Covid-19: What you need to know today
By Sunday night, the number of tests carried out in India was 665,819.Updated: Apr 28, 2020 05:35 IST
The number of Covid-19 cases in the world was nearing three million and that in the US, a million when this article was being written — and will likely be over those numbers when it is read.
In India, the number of cases was 29,422 on Monday night, according to Hindustan Times’ tracker, with 933 deaths.
The number of cases added between Sunday night and Monday night was 1,573.
On Sunday, India added 1,611 cases for a total of 27,849; on Saturday, it added 1,834; and on Friday, it did 1,408. There’s not much of a pattern to be seen in those numbers — beyond the obvious fact that the growth is definitely not exponential like it was in Wuhan in China, Italy, the US (especially New York), the UK, Spain, and France.
By Sunday night, the number of tests carried out in India was 665,819. That’s 512 people per million — still low, but higher than what it was in mid-April. It was only 233 per million population on April 16. Indeed, more than half (54%) of all tests in India have happened in the 11 days from April 16 to April 26, and more than a third (35%) in the week between April 20 and April 27.
The death toll around the world has crossed 200,000 but there’s a growing opinion that the actual number could be higher.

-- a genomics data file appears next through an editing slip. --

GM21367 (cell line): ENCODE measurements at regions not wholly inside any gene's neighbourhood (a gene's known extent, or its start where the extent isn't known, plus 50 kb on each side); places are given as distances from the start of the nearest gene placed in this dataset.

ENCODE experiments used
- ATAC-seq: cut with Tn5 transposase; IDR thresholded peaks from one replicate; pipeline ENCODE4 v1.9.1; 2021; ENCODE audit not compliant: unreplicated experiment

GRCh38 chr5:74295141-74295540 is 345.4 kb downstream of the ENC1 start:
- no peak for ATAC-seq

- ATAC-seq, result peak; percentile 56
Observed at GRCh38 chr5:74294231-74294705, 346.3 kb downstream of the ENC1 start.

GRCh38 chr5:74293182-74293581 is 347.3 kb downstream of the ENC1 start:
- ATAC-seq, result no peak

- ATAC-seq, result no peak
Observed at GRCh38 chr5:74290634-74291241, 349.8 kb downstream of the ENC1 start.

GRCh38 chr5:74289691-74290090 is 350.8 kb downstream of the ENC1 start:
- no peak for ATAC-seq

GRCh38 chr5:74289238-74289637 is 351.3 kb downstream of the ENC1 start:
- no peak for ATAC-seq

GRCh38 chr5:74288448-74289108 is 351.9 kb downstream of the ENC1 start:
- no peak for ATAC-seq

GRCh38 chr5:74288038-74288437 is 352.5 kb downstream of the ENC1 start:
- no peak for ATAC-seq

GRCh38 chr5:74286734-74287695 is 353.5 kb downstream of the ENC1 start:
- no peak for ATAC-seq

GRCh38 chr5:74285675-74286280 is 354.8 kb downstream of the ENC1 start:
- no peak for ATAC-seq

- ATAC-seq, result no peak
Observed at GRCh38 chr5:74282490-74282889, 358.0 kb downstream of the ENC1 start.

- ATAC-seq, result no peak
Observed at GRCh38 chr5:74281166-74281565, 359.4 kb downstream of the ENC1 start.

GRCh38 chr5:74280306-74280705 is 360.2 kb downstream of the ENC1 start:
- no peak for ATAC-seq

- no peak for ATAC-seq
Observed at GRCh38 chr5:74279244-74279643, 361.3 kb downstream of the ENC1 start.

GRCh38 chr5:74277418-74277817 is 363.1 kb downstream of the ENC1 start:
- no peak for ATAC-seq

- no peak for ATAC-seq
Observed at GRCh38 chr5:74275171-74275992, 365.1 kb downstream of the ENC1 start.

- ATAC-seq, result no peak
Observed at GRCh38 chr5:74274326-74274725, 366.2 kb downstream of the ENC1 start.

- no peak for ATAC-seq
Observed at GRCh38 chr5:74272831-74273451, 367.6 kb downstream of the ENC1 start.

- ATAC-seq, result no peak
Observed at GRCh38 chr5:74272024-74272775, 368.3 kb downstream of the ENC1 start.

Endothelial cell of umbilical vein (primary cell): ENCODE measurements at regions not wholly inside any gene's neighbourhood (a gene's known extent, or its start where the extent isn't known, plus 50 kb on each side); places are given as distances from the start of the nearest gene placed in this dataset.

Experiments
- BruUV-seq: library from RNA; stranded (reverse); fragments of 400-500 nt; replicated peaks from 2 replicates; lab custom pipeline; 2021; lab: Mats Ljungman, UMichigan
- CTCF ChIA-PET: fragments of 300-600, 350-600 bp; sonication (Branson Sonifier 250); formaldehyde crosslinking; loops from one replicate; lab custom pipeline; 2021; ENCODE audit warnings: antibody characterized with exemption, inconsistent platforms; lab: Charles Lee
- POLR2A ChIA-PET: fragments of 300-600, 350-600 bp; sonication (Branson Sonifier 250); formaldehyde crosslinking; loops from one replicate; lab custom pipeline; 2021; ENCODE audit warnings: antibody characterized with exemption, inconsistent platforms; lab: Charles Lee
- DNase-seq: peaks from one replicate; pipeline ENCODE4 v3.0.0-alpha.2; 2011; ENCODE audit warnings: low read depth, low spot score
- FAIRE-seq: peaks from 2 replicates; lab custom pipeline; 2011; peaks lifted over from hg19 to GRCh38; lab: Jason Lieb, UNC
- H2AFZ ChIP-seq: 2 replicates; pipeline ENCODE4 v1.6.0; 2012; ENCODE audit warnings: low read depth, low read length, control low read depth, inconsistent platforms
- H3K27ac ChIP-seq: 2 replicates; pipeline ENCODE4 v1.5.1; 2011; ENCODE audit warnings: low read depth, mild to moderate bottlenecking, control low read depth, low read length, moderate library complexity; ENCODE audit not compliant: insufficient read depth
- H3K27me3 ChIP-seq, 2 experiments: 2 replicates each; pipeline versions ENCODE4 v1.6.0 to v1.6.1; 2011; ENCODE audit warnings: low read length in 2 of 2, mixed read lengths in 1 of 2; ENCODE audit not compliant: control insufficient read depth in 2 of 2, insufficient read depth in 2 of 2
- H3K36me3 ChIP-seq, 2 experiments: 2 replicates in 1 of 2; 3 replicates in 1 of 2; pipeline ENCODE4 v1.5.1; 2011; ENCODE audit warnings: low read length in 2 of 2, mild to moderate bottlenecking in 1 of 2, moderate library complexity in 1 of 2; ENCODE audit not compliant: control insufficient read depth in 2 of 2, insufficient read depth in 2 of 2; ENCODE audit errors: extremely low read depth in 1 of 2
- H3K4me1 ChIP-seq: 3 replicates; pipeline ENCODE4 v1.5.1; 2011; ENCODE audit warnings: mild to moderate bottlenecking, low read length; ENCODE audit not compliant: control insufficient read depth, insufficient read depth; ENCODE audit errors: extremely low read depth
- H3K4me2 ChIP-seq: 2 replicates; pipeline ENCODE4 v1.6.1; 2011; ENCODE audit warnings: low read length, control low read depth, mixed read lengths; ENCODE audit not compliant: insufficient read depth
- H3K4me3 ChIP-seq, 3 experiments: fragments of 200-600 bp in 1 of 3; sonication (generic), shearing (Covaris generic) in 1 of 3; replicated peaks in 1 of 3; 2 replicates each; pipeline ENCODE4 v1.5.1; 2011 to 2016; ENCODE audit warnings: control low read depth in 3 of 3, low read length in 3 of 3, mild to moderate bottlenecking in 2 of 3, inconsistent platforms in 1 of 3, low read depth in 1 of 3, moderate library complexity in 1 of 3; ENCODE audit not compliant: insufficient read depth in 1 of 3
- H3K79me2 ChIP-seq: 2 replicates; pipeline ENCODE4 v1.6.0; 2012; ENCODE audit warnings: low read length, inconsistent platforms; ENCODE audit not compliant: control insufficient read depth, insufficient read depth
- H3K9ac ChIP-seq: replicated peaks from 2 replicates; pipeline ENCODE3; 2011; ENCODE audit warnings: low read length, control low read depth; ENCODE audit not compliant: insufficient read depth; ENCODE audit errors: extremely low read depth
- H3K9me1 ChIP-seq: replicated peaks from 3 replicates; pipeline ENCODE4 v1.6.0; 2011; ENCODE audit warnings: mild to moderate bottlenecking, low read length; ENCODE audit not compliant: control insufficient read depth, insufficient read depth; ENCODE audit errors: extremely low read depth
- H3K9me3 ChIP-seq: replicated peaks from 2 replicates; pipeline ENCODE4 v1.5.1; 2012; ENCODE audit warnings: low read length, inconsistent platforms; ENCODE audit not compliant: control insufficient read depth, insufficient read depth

It’s easy to calculate the numbers if the data is available. Reported Covid-19 death tolls across nations are known; and the average number of people who died in a particular month (or even week) on average over the past five years is also known. The difference, if it is significant, is clearly a spike that can only be explained by Covid-19 — unless there is another mystery illness stalking people (there isn’t) or a sharp increase in deaths from accidents and murders (there isn’t).
Late last week, The New York Times estimated that deaths were underreported by around 36,000 in 12 countries. On Sunday, the Financial Times reported that in 14 countries it studied, the deaths were underreported by around 60%, or 45,000. That doesn’t seem to be the case in India — a fact pointed out by Hindustan Times’ Mumbai bureau on April 14 using data for Mumbai, the city worst affected by Covid-19 in the country. According to that report, in March, Mumbai saw 5,669 non-Covid deaths, down from 7,155 deaths reported in March 2019 and 7,436 in March 2018. The story quoted the additional municipal commissioner of the Brihanmumbai Municipal Corporation as saying that in general people are following better hygiene practices, taking care of themselves, and eating healthier. More importantly, with most vehicles and all suburban trains not running, there were almost no deaths from road and rail accidents.
It isn’t just Mumbai, even in Delhi, deaths from murders and accidents are down, according to a report by Hindustan Times’ Delhi bureau on April 19. In the entire first phase of the lockdown (and the two days preceding it — March 23-April 14) only nine people died in road accidents in Delhi; on average, four people die every day because of road accidents in the city.
If this trend holds up across cities and states, it will be another way in which the pattern of Covid-19 in India is different from that in many other parts of the world. Here’s hoping it stays that way.